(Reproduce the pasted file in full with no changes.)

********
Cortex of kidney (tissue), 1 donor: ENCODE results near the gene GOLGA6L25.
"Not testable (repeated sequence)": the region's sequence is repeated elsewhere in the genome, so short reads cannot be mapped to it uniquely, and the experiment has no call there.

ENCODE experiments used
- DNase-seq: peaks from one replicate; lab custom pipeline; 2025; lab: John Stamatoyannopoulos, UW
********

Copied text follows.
Cortex of kidney (tissue), 1 donor: ENCODE results near the gene GOLGA6L25.
"Not testable (repeated sequence)": the region's sequence is repeated elsewhere in the genome, so short reads cannot be mapped to it uniquely, and the experiment has no call there.

ENCODE experiments used
- DNase-seq: peaks from one replicate; lab custom pipeline; 2025; lab: John Stamatoyannopoulos, UW